Sunday, January 8, 2006
A contestant alleging the invalidity of a will because of undue influence must be able to produce evidence that undue influence was exerted. A mere dissatisfaction with the disposition of property is not enough.
The recent case of Cotten v. Cotten, 169 S.W.3d 824 (Tex. App.—Dallas 2005, pet. filed), is instructive. Two brothers, Neel and George, disagreed over the validity of their mother’s will. At issue in this litigation is whether George exercised undue influence over Mother when she executed her estate planning documents including a will, trust, and family limited partnership. The trial court granted summary judgment to George determining that Neel had failed to raise a genuine issue of material fact on his undue influence claim.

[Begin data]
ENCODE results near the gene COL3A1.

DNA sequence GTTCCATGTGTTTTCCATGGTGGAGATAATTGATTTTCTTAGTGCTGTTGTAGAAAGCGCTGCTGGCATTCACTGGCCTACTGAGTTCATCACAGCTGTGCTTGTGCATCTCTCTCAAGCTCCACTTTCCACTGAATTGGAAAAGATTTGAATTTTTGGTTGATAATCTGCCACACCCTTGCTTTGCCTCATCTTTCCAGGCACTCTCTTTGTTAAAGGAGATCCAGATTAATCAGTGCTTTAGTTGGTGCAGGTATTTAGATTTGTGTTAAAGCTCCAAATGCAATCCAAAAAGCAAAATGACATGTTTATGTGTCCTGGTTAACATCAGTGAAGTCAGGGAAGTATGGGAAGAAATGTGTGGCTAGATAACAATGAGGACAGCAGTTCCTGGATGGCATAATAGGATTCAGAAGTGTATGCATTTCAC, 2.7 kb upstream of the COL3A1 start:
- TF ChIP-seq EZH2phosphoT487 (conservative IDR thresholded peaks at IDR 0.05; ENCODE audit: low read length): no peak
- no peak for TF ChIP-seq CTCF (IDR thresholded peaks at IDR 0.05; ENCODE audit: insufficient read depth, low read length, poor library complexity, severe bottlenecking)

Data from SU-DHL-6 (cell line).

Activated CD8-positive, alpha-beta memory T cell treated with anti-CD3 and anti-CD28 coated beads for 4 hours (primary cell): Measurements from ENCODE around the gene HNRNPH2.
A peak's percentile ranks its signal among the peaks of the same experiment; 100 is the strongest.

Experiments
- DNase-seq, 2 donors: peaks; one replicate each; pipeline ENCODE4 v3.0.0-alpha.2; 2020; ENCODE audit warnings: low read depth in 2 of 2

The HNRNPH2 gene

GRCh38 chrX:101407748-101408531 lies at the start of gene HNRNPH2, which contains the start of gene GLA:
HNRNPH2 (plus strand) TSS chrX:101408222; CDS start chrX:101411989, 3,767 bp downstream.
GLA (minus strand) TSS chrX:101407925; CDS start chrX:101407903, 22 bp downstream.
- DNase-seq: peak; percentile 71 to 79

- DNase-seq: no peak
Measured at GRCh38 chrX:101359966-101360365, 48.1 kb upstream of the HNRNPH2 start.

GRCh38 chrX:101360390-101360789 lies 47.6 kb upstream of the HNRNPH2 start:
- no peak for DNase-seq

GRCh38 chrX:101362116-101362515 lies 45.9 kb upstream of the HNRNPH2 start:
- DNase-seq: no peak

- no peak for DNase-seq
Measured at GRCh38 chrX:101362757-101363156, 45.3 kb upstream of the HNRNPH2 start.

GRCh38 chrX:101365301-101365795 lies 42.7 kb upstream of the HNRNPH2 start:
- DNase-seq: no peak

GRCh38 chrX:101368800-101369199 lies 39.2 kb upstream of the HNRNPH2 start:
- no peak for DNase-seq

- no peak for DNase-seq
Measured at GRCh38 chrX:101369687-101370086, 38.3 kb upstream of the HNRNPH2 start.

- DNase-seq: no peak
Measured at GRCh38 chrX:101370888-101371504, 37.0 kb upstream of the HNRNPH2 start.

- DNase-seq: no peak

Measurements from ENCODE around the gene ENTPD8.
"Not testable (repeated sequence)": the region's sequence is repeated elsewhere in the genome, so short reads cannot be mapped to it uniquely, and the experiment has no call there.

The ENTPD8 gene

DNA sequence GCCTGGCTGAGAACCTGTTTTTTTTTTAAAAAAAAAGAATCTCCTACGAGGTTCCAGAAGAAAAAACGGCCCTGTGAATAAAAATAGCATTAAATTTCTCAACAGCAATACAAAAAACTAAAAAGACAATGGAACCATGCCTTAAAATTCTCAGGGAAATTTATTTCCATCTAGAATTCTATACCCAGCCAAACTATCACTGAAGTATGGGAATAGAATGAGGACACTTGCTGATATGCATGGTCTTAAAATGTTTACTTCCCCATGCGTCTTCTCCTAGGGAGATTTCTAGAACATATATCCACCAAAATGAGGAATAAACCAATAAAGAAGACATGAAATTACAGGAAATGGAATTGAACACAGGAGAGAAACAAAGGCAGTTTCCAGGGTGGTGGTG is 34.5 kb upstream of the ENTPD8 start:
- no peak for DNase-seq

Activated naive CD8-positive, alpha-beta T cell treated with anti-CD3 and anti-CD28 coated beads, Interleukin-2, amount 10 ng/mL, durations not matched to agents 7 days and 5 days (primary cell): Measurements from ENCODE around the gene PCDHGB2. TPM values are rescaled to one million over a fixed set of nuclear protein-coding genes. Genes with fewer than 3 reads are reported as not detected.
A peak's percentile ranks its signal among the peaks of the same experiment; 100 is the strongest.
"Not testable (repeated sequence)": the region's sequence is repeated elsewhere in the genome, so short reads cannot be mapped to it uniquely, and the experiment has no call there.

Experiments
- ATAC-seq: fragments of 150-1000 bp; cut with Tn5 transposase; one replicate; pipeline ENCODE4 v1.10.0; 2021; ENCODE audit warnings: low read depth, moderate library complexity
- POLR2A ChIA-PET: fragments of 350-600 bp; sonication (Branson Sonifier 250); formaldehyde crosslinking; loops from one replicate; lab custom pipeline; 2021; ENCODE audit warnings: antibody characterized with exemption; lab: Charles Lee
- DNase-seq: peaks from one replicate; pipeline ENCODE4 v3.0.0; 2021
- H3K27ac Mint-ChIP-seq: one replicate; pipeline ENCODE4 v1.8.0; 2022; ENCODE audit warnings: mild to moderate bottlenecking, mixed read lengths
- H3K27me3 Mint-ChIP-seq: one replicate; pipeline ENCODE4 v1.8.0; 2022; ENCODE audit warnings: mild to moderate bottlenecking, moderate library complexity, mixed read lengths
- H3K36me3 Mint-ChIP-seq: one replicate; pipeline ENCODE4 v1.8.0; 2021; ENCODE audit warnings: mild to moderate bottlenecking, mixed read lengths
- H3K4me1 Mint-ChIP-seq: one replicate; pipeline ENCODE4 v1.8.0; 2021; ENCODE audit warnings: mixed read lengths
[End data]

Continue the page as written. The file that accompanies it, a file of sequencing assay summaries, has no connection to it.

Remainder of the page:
The appellate court affirmed. The court explained that a court may not infer undue influence by opportunity alone and that there must be evidence to show the exertion of undue influence. Evidence showed that Mother was 84 years old and had survived a stroke. Although this evidence may be important in showing susceptibility and ability to resist, by itself, it was not enough to show undue influence especially in this case where Mother was active, had just returned from a trip to Alaska, and was very engaged in the estate planning process. The court rejected a variety of circumstances explaining that they did not demonstrate undue influence. For example, George’s daughter lived with Mother which, the court explained, did not create a fiduciary relationship between George and Mother. Also, the fact that George benefited more than Neel from the estate plan was easily explained by the strained relationship between Neel and Mother.